I certainly understand the desire to order whatever you please and have it be good, regardless of where you are.  But really, that level of consistency, where literally everything on the menu is of equally high quality is truly only found in the highest of the high-end restaurants.  Other places closer to Earth have specialties.

Learn them.  Order them.  Eat better.
Everyone wins.

8 Comments leave one →
  1. Tonia permalink
    September 2, 2009 10:07 am

    AMEN!! I totally agree and have been saying this for years. I am SO fussy about pizza and sauce.

    And hello, Ichiban… I do not understand the obsession with this place. Fits your description above. I have not had a good dumpling or lemon fish since Dumpling House on Everett closed its doors years back.

  2. September 2, 2009 10:29 am

    Tonia- I am with you on Ichiban. I do not understand the undying love people have for that place!

  3. September 2, 2009 11:14 am

    This reminds me of comedian’s* observation: Don’t order the lasagna at IHOP.

    Along those lines, I follow Roadfood’s guide that any place that boasts of being the “home” of something is worth checking out. There won’t be a middle ground: it’ll be great or atrocious.

    *Some long-ago HBO stand-up special from the mid-80’s… if I could recall who it was, I’d probably be able to speak French too.

  4. Mr. Sunshine permalink
    September 2, 2009 11:18 am

    I agree that wings and pizza do not belong together except maybe on Super Bowl weekend. I like naked wings, since in my view Frank’s plus bleu cheese=abomination. Chicago deep-dish is a disgusting heart-killer. Almost all pizza places put too much cheese. Asking for extra cheese means you reject any idea of a Platonic ideal. I could go on. Don’t even get me started on the pedestrian tastes of Albany folks.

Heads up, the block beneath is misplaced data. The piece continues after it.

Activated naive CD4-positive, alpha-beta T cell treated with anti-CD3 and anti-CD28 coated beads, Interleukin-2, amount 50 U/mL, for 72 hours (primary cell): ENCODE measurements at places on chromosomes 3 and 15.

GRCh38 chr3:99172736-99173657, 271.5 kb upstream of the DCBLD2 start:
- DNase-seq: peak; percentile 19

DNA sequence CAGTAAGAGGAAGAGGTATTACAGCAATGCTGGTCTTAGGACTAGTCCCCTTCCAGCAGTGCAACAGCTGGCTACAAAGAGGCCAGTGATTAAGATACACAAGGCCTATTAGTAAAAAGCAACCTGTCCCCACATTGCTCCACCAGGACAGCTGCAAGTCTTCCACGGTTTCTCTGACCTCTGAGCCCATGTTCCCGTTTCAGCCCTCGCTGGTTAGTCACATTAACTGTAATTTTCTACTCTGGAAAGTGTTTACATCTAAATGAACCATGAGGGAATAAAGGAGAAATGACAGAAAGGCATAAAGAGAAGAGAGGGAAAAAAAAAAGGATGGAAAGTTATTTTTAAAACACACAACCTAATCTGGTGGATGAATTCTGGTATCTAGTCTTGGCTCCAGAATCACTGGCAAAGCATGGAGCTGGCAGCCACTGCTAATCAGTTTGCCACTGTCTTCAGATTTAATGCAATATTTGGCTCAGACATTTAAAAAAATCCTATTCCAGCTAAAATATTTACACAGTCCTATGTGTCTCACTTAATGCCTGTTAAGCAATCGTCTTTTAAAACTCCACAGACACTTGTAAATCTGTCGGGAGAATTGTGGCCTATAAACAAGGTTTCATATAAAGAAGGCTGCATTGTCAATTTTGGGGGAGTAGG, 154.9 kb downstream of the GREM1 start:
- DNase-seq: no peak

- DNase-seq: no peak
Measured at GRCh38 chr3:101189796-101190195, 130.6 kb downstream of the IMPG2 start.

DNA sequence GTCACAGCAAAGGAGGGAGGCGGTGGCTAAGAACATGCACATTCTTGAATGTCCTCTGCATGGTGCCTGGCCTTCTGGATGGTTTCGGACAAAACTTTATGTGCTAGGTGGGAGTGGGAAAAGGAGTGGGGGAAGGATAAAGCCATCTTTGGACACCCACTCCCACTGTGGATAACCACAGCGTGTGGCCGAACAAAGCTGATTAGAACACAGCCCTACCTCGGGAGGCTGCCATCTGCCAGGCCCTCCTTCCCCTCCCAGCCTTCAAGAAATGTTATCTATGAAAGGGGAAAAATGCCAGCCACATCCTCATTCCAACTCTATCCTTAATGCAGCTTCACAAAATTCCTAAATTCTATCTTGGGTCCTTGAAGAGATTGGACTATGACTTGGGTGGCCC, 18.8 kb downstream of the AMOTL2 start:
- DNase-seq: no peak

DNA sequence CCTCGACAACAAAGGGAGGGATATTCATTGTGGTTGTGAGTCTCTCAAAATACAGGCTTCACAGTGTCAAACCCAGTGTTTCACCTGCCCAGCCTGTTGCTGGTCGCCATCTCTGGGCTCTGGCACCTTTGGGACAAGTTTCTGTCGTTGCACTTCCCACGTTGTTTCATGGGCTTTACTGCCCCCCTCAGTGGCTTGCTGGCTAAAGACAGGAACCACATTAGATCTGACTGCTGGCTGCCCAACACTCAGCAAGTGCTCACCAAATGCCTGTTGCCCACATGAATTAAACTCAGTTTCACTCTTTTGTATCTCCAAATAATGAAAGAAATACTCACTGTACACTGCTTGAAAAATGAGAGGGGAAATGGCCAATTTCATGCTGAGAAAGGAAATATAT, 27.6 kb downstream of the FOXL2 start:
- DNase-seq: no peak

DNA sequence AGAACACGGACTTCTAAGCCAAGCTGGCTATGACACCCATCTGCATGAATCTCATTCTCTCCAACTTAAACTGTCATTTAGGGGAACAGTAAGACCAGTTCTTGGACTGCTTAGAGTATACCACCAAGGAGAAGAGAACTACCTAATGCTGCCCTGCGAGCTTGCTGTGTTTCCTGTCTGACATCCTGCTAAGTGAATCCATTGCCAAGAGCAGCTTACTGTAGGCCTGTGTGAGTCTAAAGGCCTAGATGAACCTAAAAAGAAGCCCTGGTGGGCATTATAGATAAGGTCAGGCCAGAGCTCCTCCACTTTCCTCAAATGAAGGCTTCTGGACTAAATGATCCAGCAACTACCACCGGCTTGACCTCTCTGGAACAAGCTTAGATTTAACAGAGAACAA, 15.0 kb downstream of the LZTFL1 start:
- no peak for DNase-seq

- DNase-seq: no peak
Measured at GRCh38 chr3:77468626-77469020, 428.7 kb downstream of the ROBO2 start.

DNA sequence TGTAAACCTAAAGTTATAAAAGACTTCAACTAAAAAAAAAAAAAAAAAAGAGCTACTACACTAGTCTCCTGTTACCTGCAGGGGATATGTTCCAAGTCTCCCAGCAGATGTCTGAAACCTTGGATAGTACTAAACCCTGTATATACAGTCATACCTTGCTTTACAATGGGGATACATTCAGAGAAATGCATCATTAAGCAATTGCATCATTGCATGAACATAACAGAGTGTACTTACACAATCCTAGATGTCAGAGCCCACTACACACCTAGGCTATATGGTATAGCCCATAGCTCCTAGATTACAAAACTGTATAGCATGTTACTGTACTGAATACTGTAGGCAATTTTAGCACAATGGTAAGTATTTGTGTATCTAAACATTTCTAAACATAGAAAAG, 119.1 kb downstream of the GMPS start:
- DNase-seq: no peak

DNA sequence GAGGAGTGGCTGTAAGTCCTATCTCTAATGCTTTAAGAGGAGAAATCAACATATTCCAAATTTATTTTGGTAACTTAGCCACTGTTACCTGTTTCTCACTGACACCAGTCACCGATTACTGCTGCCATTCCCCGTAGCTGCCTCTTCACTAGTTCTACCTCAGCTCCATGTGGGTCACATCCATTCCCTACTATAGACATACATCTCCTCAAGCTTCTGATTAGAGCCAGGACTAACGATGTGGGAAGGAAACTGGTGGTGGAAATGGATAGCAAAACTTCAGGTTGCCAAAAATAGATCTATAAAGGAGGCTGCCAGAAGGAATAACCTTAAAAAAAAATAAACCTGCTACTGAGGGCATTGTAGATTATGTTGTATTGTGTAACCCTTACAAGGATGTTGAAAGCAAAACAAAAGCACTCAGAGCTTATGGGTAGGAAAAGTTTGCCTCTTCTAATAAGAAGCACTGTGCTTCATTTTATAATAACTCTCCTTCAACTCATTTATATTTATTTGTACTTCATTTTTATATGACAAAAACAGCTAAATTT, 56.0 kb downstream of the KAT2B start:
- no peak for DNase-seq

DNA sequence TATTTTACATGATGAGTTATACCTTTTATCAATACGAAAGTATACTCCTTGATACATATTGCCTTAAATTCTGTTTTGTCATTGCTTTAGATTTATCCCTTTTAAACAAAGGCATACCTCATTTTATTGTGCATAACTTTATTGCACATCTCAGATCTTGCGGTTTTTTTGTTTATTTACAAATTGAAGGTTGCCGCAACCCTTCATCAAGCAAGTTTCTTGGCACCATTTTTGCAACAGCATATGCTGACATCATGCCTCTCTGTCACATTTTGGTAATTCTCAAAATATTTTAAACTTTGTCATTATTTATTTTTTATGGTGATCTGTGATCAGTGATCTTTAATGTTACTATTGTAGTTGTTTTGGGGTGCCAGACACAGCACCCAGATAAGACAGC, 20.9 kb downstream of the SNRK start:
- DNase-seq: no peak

5. September 2, 2009 12:27 pm

    how found good wings here? the boyfriend is on an endless search to find the wings of his dreams

  6. September 2, 2009 4:18 pm

    Pedestrian tastes of Albany folks, eh Mr. Sunshine? Well la-dee-da.

  7. Mr. Sunshine permalink
    September 2, 2009 5:15 pm

    Mr. Dave, it’s true of most folks really. Just think about it. Why are fast food joints so popular. There was nothing snobby about my comments. Last year, readers of one Albany weekly voted Pizza Hut “Best Pizza”! So there’s your la-dee-da, my friend.

  8. brownie permalink
    September 3, 2009 3:47 pm

    For hosting the city that gave birth to the Buffalo wing, it’s damned hart to find a decent one in New York state. Too greasy, too chewy, too dry, slathered in too much sauce, slathered in terrible sauce, I’ve experienced it all. By contrast, it’s not that hard to make a decent new york pizza, but plenty of places still ruin it anyway.

    While McD’s fries are indeed wonderful, there is literally nothing else there that stands up to culinary scrutiny of any kind. It must be laced with crack, because sometimes I just crave a salty patty of rainforest meat, sub-wonder-bread bun, and the Heinz foodservice ketchup which is inevitably sweeter and more tart than its grocery shelf counterpart. Ever eaten a McD burger after it’s gone lukewarm? It’s almost enough to put you off fast food. Almost.